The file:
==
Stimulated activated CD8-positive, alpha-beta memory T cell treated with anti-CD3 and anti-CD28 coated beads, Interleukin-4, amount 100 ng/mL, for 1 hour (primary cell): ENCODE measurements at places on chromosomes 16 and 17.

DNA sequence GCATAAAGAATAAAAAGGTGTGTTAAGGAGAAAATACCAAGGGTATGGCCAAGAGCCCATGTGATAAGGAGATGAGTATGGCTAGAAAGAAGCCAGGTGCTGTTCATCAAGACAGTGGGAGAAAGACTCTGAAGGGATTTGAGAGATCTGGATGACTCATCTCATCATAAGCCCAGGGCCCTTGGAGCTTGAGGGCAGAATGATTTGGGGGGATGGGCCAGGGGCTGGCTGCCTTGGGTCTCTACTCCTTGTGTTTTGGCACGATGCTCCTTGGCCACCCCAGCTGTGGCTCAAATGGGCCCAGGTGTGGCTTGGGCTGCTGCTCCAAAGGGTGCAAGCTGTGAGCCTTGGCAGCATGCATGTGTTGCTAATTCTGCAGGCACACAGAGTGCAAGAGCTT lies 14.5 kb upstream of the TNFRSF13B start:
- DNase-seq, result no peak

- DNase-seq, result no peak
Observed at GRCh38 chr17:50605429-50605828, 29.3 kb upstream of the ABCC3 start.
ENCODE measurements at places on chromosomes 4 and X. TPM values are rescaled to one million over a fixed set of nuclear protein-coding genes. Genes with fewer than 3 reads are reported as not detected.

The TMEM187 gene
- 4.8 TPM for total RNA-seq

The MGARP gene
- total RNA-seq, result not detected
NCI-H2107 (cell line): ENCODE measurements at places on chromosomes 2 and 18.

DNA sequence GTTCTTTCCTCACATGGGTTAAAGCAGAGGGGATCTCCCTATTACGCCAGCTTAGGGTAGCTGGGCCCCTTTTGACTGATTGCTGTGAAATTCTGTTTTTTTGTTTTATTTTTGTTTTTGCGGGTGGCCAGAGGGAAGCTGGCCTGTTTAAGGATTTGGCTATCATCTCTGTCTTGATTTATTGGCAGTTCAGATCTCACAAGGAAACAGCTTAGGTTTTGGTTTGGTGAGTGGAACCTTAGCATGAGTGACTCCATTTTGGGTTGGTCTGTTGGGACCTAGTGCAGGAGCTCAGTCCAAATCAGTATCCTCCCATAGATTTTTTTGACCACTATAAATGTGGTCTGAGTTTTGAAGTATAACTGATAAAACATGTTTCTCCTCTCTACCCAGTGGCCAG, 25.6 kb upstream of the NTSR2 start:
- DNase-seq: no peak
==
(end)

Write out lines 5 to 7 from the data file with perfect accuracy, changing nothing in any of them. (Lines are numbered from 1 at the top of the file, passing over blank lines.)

Observed at GRCh38 chr17:50605429-50605828, 29.3 kb upstream of the ABCC3 start.
ENCODE measurements at places on chromosomes 4 and X. TPM values are rescaled to one million over a fixed set of nuclear protein-coding genes. Genes with fewer than 3 reads are reported as not detected.

The TMEM187 gene